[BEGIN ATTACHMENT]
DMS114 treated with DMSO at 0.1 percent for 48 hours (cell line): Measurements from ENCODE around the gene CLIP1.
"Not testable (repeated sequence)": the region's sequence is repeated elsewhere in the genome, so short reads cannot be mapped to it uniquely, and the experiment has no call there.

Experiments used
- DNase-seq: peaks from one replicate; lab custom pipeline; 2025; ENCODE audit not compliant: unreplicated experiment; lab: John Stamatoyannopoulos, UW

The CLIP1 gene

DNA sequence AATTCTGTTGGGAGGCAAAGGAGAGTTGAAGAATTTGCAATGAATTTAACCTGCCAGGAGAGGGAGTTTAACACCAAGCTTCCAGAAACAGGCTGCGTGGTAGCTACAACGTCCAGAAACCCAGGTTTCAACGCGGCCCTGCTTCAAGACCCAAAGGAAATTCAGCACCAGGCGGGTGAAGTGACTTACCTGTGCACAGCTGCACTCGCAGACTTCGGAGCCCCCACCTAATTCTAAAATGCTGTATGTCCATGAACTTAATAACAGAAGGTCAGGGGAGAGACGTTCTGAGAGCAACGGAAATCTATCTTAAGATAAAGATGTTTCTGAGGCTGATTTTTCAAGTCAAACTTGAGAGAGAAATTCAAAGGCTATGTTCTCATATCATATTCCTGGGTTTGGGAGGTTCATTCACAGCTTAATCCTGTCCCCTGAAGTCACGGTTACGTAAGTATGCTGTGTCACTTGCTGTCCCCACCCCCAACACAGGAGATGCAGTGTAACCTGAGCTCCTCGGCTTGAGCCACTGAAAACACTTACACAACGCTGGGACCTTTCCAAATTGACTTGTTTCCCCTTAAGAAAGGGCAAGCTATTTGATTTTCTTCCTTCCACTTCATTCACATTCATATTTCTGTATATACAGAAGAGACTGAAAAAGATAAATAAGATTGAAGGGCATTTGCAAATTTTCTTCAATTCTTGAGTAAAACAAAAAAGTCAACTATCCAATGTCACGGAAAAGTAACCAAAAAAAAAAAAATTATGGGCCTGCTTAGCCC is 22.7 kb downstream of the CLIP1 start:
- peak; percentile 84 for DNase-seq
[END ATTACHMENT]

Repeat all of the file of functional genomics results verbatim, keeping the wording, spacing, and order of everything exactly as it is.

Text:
DMS114 treated with DMSO at 0.1 percent for 48 hours (cell line): Measurements from ENCODE around the gene CLIP1.
"Not testable (repeated sequence)": the region's sequence is repeated elsewhere in the genome, so short reads cannot be mapped to it uniquely, and the experiment has no call there.

Experiments used
- DNase-seq: peaks from one replicate; lab custom pipeline; 2025; ENCODE audit not compliant: unreplicated experiment; lab: John Stamatoyannopoulos, UW

The CLIP1 gene

DNA sequence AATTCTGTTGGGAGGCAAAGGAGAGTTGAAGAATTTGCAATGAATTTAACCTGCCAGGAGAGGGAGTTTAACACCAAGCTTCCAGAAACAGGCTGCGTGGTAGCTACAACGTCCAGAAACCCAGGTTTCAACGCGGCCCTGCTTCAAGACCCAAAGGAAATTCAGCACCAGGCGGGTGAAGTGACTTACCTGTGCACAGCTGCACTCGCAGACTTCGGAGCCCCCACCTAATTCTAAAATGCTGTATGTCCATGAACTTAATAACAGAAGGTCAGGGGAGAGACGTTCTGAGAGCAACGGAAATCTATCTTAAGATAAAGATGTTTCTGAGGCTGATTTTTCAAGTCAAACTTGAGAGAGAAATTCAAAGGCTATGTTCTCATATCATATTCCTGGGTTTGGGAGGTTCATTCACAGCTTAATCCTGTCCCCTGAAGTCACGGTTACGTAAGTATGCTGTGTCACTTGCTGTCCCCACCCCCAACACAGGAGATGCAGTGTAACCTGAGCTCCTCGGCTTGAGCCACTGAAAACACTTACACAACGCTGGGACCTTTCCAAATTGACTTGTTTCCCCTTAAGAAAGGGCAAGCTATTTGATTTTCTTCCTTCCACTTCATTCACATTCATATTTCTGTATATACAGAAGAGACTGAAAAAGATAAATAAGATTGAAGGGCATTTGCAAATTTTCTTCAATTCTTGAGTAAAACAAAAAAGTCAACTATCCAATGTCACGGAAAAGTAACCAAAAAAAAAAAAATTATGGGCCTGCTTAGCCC is 22.7 kb downstream of the CLIP1 start:
- peak; percentile 84 for DNase-seq